This post is written by my friend and business collaborator, Julie Chickery of Chickery’s Travels. She and her husband Sean have been living and working from their RV for many years. Today, they are working nomads who specialize in full-time RV finance. This is about their transition from traditional corporate jobs to working remotely.
Sean and Julie Chickery – Working Nomads
We started our full-time RV lifestyle 4 years ago and have both experienced a transformation in our careers to allow ourselves to be fully remote. Now we’re working nomads, traveling and working from our RV full-time.
Major Life Changes
When we first purchased our RV, we were in the midst of some major life changes. Sean was still on active duty in the Air Force and planning to retire in 18 months. We had also just become empty nesters.
It was surreal planning a move to his last military assignment with just the two of us for the first time in over 20 years! That’s when we decided to go for it and get the RV so we could “break it in” at the base campground. We figured we’d live in it there, and take it out on weekends to get used to everything. His income would also allow us to start paying it off quickly.
Finding Remote Work
As soon as we knew we were moving, I developed a proposal for my employer to allow me to continue my position remotely. I had six-months lead time before our move, and we used that as a trial period with me telecommuting 3 days per week. Although this positon was never intended to be fully remote, I had proven my value to the company over the previous 5 years, and was able to demonstrate that I could be just as effective working remotely.
As Sean prepared to transition from the military, he looked for remote work opportunities online. He used sites like Flexjobs.com, as well as researching specific companies. When he found a company he wanted to work for, he would go directly to their website to see job opportunities. Using this method, he secured a position managing the laboratory component of a medical research study that traveled around the United States.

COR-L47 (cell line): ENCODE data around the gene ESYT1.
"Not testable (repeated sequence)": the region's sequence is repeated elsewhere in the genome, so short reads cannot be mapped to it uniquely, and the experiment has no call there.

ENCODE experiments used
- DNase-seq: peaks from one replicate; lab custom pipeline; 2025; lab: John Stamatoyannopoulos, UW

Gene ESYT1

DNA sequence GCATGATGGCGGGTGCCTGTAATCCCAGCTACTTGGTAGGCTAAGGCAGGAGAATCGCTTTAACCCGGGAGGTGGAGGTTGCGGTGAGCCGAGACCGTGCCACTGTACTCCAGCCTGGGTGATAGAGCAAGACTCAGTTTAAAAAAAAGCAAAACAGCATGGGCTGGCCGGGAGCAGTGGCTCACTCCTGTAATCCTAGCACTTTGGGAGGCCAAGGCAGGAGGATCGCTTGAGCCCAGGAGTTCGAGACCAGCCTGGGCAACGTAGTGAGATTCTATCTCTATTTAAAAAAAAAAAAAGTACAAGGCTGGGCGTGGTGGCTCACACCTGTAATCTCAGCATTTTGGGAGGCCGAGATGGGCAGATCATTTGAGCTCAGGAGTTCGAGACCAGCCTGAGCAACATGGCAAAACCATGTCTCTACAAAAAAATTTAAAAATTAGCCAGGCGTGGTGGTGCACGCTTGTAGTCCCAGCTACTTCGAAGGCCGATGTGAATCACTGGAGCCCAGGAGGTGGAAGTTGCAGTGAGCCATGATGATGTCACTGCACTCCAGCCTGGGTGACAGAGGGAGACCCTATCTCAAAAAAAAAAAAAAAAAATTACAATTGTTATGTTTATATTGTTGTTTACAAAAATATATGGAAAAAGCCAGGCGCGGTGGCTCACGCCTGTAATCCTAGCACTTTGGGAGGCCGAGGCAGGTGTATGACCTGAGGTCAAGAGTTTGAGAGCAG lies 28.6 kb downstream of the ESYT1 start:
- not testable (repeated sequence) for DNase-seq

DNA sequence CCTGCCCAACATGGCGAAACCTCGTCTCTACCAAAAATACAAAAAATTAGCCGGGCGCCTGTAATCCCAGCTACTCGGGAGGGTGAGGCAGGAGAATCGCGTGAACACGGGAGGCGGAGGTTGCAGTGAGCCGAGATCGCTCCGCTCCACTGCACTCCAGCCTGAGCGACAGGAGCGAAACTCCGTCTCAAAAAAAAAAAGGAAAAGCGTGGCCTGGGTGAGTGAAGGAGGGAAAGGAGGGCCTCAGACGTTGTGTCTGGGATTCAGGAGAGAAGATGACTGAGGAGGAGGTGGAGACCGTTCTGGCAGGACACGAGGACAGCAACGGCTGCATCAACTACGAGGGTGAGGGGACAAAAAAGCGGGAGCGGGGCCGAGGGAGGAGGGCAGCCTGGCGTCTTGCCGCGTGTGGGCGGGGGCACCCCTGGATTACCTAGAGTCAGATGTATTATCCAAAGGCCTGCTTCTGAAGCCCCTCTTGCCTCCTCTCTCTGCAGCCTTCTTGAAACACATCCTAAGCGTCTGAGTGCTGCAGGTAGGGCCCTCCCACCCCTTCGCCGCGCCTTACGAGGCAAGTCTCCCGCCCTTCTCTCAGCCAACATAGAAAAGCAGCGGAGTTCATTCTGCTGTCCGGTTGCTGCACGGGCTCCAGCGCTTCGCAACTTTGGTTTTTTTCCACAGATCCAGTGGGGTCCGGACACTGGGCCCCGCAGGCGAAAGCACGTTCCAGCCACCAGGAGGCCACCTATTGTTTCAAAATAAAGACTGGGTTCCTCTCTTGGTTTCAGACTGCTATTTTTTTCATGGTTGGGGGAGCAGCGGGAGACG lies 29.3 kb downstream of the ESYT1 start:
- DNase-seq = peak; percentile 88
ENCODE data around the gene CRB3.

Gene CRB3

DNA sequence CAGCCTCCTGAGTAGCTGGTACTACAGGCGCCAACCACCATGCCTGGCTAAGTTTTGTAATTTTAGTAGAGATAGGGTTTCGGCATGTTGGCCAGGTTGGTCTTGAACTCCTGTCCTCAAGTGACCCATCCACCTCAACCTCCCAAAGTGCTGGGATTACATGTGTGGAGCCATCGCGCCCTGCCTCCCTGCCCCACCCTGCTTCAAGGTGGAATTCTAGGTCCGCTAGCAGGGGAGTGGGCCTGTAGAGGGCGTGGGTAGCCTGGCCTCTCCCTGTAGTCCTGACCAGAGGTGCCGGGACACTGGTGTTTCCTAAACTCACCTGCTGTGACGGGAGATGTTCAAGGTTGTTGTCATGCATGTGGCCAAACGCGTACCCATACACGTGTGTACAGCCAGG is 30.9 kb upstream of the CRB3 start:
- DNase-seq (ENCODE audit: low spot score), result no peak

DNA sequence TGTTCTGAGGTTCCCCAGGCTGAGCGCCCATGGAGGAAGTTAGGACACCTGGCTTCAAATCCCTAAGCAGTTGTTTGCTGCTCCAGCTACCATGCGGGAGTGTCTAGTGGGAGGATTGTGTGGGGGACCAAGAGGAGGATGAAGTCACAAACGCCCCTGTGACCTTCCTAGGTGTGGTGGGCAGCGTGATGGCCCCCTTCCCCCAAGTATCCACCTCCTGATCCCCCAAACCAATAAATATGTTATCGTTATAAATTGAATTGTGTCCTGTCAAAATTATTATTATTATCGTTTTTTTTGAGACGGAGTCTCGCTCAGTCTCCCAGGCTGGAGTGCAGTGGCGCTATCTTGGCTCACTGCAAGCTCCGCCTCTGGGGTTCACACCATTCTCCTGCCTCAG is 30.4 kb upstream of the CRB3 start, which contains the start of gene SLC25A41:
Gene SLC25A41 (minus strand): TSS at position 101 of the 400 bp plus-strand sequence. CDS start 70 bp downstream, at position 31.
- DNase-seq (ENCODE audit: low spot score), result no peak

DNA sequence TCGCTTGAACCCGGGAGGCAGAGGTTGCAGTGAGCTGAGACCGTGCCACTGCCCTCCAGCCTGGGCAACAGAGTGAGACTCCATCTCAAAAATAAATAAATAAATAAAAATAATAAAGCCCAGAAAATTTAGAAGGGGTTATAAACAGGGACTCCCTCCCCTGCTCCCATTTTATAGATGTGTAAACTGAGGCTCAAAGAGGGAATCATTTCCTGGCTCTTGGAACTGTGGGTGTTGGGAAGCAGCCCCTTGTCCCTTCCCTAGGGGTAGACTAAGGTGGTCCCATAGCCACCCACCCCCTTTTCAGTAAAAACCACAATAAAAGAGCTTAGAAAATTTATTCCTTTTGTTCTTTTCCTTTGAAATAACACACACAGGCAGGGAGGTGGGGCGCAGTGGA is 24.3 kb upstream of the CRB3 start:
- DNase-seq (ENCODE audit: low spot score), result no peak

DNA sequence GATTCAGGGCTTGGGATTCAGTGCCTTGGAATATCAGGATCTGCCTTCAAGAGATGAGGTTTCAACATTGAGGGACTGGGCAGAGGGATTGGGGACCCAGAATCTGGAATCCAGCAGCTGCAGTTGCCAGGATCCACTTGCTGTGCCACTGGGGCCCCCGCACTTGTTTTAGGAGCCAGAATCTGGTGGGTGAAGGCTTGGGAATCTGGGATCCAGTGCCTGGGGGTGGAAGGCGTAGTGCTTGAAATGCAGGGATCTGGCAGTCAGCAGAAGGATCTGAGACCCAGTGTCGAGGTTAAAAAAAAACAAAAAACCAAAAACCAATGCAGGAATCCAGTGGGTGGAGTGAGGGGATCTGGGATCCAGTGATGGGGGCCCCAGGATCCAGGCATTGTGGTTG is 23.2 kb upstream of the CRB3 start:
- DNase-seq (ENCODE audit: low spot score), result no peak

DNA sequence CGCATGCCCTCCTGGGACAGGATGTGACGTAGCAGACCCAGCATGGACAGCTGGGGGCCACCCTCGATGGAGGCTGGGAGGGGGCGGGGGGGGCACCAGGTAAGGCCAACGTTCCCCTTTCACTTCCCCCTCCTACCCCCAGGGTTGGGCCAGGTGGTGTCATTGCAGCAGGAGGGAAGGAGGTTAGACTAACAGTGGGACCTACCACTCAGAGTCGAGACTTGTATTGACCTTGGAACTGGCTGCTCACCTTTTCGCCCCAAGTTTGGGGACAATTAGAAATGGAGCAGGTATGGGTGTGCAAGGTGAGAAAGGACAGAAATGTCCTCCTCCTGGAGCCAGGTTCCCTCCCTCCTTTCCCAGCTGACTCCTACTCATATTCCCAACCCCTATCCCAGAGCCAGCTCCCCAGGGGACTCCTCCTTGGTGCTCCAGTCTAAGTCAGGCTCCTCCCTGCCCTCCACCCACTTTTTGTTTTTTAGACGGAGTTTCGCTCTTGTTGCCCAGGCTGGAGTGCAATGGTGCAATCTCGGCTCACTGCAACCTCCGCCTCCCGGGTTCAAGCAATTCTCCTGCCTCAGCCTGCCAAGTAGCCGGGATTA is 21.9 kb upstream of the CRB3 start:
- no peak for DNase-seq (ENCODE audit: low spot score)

He learned two main lessons from his remote work job search. The first was to research companies that employ people with your qualifications. GlassDoor and LinkedIn are both good resources for this. When you have a list of companies you are interested in working for, go directly to their website and peruse job listings. Second, don’t limit yourself to listing for remote work positions. The position he ultimately got was not listed as remote. However, it did indicate the availability for some telecommuting. During the interview and selection process he was able to negotiate the remote work arrangement.
Last year, we decided to start a business. We formed Chickery’s Travels as an educational and motivational website for other who are interested in full-time travel. Our business includes a blog, podcast, and YouTube channel. We quickly learned it takes a lot of time to create all that content, so I resigned from my full-time remote position to focus on Chickery’s Travels.
Sean also found a new remote position that is only half-time. Two weeks out of the month he travels as a laboratory accreditation surveyor. He found this position by networking with other laboratory professionals and tracking the company’s website waiting for openings. As soon as one was listed, he applied.
The other half of the month, he works with me on our business. We have found a good division of labor to ensure we are using our respective strengths to grow Chickery’s Travels. For example, I conducted the research and wrote most of our book, Full-Time RV Finance. Sean proofread, edited, and formatted it for publishing. I learned iMovie and edit most of our YouTube videos, while Sean learned GarageBand to edit our podcasts.
We’re both in our 40’s and plan to remain working nomads and traveling for the foreseeable future. Right now we are happy with the income from our military pensions, Sean’s travel job, and our growing business. We’re also looking for more ways to use the skills gained from our military and corporate careers to expand our business offerings. For example, we both have significant public speaking experience and have taught at the community college level. We’re taking those skills and combining them with our RVing knowledge to speak at RV shows and rallies later this year.
I’ve also started consulting with other bloggers to help them build a business of their own. In February, I co-hosted a workshop called “Blogging for Business” for about 80 bloggers at The RV Entrepreneur Summit. As a result, I’ve started to consult with others teaching them how to earn an income from their blog.
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